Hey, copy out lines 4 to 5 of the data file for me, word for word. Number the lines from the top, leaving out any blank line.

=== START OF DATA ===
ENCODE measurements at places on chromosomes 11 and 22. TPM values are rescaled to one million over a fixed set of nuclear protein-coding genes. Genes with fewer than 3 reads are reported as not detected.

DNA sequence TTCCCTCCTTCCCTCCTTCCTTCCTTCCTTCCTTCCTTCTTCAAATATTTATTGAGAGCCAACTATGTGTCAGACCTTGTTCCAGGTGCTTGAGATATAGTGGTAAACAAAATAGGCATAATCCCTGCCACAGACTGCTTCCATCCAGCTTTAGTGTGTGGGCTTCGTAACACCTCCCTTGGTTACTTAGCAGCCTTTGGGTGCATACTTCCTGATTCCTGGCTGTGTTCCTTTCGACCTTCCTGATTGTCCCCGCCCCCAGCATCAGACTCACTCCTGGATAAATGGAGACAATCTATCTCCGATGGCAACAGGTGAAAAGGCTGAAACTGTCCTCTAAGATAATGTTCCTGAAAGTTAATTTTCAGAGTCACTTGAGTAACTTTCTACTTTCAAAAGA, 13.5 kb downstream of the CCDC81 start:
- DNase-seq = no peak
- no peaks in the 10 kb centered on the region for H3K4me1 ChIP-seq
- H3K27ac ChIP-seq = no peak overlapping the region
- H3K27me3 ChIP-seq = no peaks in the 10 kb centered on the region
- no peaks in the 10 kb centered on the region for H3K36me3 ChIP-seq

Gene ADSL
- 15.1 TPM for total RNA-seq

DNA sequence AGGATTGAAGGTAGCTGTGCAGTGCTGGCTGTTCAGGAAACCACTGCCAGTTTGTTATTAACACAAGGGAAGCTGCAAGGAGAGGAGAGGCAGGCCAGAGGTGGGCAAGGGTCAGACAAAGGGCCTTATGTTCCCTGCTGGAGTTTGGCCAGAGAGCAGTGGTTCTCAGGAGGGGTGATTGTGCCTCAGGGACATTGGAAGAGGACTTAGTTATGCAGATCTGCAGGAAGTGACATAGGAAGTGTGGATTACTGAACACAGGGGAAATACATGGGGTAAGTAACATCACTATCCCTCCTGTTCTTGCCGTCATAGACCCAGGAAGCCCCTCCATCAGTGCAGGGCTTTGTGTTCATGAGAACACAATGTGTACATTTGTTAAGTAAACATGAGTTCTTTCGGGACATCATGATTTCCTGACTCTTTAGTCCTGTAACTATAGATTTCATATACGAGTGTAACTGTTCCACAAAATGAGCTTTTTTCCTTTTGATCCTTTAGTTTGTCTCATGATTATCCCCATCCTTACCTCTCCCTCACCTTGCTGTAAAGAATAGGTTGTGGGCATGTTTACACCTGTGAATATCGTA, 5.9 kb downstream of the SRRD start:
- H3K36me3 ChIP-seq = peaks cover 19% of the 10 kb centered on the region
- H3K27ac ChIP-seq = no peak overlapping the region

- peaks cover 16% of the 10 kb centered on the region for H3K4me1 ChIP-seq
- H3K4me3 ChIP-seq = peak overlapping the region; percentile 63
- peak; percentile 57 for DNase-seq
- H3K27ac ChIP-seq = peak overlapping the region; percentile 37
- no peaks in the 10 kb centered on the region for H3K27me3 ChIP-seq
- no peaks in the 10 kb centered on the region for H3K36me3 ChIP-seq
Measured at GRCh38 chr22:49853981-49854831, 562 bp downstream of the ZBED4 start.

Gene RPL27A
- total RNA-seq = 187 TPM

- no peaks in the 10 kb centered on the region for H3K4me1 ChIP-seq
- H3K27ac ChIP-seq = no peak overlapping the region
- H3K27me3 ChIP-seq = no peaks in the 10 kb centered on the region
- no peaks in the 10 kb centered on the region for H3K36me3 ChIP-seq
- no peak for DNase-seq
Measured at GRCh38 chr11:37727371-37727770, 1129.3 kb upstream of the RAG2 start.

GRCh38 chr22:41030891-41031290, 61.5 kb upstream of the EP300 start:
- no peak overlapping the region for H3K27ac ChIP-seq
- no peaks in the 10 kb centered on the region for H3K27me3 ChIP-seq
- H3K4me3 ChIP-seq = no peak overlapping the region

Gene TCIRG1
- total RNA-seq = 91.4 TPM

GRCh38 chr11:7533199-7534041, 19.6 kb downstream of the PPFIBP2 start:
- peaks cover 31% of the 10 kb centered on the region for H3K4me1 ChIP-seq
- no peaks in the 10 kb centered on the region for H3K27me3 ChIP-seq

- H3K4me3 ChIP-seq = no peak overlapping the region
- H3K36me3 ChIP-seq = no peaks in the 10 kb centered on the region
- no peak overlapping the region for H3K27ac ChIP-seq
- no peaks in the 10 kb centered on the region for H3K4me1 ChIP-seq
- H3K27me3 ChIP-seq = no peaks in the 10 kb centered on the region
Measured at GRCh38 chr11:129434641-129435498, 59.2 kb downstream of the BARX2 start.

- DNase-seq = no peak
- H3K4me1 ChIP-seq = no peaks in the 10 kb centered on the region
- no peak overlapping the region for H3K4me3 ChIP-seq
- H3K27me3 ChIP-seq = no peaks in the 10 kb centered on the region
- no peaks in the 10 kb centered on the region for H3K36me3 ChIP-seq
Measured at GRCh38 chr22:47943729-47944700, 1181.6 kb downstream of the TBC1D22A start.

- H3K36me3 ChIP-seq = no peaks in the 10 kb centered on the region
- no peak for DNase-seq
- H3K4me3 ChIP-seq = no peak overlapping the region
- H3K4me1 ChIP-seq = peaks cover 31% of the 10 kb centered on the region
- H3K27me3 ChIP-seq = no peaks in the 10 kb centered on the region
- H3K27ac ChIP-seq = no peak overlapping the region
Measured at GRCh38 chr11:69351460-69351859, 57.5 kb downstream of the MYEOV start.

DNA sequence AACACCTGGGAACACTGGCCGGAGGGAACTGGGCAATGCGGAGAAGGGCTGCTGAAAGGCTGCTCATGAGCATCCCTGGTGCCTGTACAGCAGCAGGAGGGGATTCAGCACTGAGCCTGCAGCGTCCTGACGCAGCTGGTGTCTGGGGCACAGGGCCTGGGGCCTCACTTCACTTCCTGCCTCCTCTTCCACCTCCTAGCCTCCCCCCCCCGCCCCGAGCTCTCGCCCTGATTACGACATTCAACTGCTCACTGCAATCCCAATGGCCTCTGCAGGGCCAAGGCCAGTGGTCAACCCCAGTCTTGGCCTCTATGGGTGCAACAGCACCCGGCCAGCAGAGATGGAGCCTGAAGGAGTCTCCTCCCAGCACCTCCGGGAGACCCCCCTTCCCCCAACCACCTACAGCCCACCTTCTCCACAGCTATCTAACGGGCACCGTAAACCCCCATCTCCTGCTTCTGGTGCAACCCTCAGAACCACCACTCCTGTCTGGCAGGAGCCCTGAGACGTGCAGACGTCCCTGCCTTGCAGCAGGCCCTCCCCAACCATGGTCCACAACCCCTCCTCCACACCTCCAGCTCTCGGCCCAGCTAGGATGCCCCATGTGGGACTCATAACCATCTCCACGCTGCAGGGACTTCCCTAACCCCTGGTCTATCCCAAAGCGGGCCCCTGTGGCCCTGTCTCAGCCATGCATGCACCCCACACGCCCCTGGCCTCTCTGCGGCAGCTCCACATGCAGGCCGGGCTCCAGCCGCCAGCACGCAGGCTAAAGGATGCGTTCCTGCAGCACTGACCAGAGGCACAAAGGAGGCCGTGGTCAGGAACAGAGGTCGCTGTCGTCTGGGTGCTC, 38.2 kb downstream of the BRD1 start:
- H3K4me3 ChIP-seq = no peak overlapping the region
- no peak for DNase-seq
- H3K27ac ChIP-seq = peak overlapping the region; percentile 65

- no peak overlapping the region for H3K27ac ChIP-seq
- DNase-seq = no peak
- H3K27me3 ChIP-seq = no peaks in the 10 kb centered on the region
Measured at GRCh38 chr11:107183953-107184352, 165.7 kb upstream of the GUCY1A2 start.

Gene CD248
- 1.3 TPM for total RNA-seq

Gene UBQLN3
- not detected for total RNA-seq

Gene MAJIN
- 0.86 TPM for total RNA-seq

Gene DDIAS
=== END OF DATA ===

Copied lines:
- no peaks in the 10 kb centered on the region for H3K4me1 ChIP-seq
- H3K27ac ChIP-seq = no peak overlapping the region